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  • Research article
  • Open Access
  • Open Peer Review

Application of a new dietary pattern analysis method in nutritional epidemiology

BMC Medical Research Methodology201818:119

https://doi.org/10.1186/s12874-018-0585-8

  • Received: 13 June 2018
  • Accepted: 19 October 2018
  • Published:
Open Peer Review reports

Abstract

Background

Diet plays an important role in chronic disease, and the use of dietary pattern analysis has grown rapidly as a way of deconstructing the complexity of nutritional intake and its relation to health. Pattern analysis methods, such as principal component analysis (PCA), have been used to investigate various dimensions of diet. Existing analytic methods, however, do not fully utilize the predictive potential of dietary assessment data. In particular, these methods are often suboptimal at predicting clinically important variables.

Methods

We propose a new dietary pattern analysis method using the advanced LASSO (Least Absolute Shrinkage and Selection Operator) model to improve the prediction of disease-related risk factors. Despite the potential advantages of LASSO, this is the first time that the model has been adapted for dietary pattern analysis. Hence, the systematic evaluation of the LASSO model as applied to dietary data and health outcomes is highly innovative and novel. Using Food Frequency Questionnaire data from NHANES 2005–2006, we apply PCA and LASSO to identify dietary patterns related to cardiovascular disease risk factors in healthy US adults (n = 2609) after controlling for confounding variables (e.g., age and BMI). Both analyses account for the sampling weights. Model performance in terms of prediction accuracy is evaluated using an independent test set.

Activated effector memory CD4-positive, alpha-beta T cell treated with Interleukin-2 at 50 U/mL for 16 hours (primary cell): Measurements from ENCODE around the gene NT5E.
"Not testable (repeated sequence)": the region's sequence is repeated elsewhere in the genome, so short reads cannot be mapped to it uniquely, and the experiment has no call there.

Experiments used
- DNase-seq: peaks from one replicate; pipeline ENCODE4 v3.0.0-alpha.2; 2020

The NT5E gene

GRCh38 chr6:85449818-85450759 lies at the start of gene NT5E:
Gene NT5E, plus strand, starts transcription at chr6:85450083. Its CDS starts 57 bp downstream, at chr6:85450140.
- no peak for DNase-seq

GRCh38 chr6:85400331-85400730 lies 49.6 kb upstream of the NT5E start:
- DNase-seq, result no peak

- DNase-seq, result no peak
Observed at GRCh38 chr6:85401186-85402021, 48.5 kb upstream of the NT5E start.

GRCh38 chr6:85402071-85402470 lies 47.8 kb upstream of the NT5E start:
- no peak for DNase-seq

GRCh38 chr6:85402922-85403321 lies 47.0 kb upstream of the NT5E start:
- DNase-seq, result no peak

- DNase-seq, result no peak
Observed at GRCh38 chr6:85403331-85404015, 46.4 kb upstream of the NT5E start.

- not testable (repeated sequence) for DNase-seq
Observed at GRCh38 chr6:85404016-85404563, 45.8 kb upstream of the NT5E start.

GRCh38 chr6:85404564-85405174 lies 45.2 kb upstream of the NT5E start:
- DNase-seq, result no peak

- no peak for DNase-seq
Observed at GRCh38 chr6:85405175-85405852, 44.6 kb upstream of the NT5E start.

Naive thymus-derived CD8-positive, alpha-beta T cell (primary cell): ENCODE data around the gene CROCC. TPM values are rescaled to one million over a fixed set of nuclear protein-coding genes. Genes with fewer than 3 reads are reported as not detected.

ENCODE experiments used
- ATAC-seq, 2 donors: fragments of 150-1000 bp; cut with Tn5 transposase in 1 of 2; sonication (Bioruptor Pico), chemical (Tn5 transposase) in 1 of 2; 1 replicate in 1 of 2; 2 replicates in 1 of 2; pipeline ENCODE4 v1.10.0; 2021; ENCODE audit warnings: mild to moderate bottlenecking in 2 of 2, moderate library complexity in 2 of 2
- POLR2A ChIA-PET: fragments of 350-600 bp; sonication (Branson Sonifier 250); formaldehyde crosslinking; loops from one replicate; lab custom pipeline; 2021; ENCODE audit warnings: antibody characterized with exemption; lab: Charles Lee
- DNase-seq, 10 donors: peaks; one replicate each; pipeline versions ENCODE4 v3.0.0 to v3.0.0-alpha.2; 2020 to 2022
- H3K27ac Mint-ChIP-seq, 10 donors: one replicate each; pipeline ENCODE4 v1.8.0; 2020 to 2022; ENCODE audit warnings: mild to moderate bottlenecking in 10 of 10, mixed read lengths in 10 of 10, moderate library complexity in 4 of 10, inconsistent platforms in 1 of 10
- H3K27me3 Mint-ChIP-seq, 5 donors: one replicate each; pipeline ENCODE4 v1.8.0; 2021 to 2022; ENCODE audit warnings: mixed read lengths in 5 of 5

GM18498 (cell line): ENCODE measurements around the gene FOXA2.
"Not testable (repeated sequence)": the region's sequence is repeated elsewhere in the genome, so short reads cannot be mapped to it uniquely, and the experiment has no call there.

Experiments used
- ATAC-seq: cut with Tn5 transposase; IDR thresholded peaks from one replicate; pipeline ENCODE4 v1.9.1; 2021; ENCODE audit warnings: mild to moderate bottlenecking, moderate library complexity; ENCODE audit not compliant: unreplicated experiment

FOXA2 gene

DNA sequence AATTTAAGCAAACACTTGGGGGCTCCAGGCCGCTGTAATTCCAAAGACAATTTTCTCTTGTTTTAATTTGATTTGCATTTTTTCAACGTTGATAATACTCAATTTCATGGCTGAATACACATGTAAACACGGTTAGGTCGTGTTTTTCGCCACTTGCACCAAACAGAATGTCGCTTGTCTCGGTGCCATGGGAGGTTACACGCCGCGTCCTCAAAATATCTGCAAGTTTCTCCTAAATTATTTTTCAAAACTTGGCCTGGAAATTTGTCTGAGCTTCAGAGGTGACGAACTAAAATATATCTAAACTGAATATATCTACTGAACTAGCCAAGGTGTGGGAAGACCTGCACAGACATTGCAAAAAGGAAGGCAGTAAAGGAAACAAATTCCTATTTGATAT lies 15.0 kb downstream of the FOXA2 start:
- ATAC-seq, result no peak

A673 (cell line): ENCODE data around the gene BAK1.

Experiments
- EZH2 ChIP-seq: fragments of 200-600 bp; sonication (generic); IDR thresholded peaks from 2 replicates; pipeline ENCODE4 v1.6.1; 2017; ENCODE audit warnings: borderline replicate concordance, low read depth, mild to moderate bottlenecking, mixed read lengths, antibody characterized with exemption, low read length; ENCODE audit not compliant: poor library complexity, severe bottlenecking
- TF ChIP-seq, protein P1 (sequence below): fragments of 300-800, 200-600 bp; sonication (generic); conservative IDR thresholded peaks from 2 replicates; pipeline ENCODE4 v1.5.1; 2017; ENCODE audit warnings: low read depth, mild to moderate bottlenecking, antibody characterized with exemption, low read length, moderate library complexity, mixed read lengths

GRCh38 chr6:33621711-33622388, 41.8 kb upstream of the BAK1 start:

Results

PCA yields 10 principal components (PCs) that together account for 65% of the variation in the data set and represent distinct dietary patterns. These PCs are then used as predictors in a regression model to predict cardiovascular disease risk factors. We find that LASSO better predicts levels of triglycerides, LDL cholesterol, HDL cholesterol, and total cholesterol (adjusted R2 = 0.861, 0.899, 0.890, and 0.935 respectively) than does the traditional, linear-regression-based, dietary pattern analysis method (adjusted R2 = 0.163, 0.005, 0.235, and 0.024 respectively) when the latter is applied to components derived from PCA.

Conclusions

The proposed method is shown to be an appropriate and promising statistical means of deriving dietary patterns predictive of cardiovascular disease risk. Future studies, involving different diseases and risk factors, will be necessary before LASSO’s broader usefulness in nutritional epidemiology can be established.

Keywords

  • Dietary pattern analysis
  • LASSO
  • Principal component analysis
  • Cardiovascular disease
  • Food-frequency questionnaire
  • NHANES

Background